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Texas A&M, Rick Perry clash on election of gay student body president

By Jon Herskovitz

By Jon Herskovitz

AUSTIN, Texas (Reuters) - Texas A&M University said on Thursday it respectfully disagreed with comments U.S. Energy Secretary Rick Perry made a day earlier when he criticized an election at his alma matter that led to the school's first openly gay student body president.

In an opinion article submitted to the Houston Chronicle's editorial board published on Wednesday, Perry, a former governor of Texas, said the Texas A&M student election may have been rigged to secure a result that projected diversity at a campus known for being conservative.

The comments set off a social media debate in Texas where some questioned why a member of the president's cabinet keeping an eye on the U.S. nuclear arsenal needed to weigh in on a student election. Others applauded him for bringing attention to what they see as a problem at one of the state's flagship schools.

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“We were surprised that he weighed in on the university student body election and respectfully disagree with his assessment," university spokeswoman Amy Smith said in a statement.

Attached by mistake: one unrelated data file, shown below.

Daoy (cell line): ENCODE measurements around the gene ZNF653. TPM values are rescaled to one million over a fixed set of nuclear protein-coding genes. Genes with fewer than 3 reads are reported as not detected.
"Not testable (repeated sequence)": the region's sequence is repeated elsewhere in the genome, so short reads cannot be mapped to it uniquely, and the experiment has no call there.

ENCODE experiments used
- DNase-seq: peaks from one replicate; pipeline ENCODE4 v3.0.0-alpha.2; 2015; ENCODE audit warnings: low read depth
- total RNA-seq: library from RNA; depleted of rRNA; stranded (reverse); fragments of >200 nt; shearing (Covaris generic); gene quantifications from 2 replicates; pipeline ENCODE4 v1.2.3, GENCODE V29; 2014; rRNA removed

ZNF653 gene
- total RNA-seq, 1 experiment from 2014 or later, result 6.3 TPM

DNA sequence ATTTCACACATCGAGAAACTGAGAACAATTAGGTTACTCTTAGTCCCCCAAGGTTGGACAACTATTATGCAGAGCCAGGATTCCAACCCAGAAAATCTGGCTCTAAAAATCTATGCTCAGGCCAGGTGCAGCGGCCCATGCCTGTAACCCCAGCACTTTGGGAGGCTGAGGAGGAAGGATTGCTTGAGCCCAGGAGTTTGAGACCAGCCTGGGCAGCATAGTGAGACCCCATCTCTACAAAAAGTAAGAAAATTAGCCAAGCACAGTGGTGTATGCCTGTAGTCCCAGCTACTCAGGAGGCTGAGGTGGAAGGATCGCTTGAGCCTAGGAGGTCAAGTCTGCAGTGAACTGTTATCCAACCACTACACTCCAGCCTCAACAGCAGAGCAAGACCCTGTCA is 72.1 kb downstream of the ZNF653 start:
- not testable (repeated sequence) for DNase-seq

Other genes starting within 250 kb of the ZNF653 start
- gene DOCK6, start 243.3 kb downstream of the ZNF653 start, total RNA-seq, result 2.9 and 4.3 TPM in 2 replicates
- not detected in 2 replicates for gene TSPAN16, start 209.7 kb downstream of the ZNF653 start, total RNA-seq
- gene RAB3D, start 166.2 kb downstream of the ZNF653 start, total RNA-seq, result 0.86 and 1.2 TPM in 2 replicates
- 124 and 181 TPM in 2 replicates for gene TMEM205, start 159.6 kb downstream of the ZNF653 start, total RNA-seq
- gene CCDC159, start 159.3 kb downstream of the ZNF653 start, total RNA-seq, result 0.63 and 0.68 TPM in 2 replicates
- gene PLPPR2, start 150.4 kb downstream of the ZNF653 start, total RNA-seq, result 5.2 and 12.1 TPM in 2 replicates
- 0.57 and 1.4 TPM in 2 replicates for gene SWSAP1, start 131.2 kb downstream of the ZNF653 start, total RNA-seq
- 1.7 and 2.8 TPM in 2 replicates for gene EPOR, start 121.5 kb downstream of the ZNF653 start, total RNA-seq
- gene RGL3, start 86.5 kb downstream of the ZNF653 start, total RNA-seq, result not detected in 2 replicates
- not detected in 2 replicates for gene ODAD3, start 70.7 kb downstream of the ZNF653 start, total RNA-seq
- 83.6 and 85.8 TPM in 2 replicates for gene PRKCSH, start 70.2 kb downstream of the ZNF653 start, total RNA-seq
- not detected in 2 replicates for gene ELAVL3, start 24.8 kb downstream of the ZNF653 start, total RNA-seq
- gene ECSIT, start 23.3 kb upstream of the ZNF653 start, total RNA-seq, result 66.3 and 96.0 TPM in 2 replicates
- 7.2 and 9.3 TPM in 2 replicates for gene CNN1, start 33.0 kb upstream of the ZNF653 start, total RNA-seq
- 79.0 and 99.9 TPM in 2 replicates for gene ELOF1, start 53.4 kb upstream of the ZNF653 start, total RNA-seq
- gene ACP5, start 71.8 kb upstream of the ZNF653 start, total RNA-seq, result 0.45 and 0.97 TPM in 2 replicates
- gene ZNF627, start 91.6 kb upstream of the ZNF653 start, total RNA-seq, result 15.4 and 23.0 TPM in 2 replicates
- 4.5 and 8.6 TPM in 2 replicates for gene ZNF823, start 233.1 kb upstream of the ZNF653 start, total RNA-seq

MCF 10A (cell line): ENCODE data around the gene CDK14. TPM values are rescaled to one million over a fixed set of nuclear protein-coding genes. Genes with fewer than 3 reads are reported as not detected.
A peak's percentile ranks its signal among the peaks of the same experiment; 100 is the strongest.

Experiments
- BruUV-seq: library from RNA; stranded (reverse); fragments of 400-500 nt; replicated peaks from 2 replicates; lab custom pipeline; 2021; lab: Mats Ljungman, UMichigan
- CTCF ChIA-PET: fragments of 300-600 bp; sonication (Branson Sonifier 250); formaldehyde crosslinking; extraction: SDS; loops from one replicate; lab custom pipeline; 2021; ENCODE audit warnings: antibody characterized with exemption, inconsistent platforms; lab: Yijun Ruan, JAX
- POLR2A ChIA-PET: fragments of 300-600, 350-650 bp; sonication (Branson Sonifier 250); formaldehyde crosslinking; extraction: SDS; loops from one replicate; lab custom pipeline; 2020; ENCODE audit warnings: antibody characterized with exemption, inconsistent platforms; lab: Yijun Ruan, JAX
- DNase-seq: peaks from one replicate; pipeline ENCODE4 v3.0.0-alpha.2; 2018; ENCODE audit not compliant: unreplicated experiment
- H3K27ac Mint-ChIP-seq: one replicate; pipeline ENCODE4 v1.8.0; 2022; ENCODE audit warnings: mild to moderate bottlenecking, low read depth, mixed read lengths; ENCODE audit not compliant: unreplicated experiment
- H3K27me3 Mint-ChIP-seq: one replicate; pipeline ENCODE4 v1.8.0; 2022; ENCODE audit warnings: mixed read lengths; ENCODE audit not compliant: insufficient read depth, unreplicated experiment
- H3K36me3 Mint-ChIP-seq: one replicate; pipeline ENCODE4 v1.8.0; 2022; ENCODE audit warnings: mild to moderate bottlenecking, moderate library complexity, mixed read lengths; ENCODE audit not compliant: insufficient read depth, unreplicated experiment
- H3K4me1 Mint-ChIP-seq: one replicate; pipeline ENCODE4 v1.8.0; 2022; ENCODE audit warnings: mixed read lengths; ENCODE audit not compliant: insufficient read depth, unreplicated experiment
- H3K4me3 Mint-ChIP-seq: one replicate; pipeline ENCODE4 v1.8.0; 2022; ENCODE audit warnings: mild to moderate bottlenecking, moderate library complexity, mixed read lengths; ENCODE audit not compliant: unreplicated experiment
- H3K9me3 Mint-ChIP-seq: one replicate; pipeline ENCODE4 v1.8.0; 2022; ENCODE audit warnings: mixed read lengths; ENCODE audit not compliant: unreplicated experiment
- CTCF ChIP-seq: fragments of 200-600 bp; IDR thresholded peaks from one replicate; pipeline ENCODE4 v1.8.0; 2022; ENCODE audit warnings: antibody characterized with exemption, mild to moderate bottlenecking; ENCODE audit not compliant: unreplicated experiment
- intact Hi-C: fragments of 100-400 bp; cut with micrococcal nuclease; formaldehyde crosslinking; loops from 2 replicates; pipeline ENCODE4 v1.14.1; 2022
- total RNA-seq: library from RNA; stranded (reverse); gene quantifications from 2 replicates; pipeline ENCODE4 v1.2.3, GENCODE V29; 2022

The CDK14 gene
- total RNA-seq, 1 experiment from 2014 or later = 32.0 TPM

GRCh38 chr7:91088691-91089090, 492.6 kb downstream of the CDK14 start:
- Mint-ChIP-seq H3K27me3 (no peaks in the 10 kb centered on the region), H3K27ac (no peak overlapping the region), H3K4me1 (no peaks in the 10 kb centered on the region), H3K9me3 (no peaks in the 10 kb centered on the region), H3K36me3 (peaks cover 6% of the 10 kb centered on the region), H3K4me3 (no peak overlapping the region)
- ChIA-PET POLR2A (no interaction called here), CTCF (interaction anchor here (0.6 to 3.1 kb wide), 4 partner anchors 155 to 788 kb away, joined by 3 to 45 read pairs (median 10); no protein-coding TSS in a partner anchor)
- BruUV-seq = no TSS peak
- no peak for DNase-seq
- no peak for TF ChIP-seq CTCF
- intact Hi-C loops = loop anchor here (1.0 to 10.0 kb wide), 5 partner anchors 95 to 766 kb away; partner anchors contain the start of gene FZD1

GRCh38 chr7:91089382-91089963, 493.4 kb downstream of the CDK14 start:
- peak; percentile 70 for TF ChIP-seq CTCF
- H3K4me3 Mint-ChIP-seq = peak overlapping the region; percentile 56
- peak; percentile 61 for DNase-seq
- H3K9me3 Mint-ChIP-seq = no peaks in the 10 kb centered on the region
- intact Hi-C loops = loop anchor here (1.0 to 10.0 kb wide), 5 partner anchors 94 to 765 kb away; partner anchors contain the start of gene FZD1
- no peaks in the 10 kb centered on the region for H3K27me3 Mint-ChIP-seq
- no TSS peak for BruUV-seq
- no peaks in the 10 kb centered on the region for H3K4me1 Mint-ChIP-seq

Perry said the Student Government Association (SGA) Election Commission made a mockery of the election when it disqualified the person who secured the most votes for a minor procedural violation.

"At worst, the SGA allowed an election to be stolen outright," he wrote.

Bobby Brooks, who came in second, became student body president after Robert McIntosh was disqualified on a charge he failed to provide receipts for glow sticks used in a campaign video.

"Now, Brooks' presidency is being treated as a victory for 'diversity.' It is difficult to escape the perception that this quest for 'diversity' is the real reason the election outcome was overturned," wrote Perry, who as governor helped lead the charge to ban same-sex marriage in Texas.

University spokeswoman Smith said the decision was correct, adding "to suggest that the same decision of disqualification would not have been made if the roles were reversed is to deny the Texas A&M of today where accountability applies to all."

In comments to the student newspaper The Battalion, McIntosh said he did not know of Perry's plans to complain about the election and was appreciative of the support.

Brooks has not spoken to media about the Perry letter but has said he wanted to use his new post to help make the school more inclusive.

(Reporting by Jon Herskovitz; Editing by Cynthia Osterman)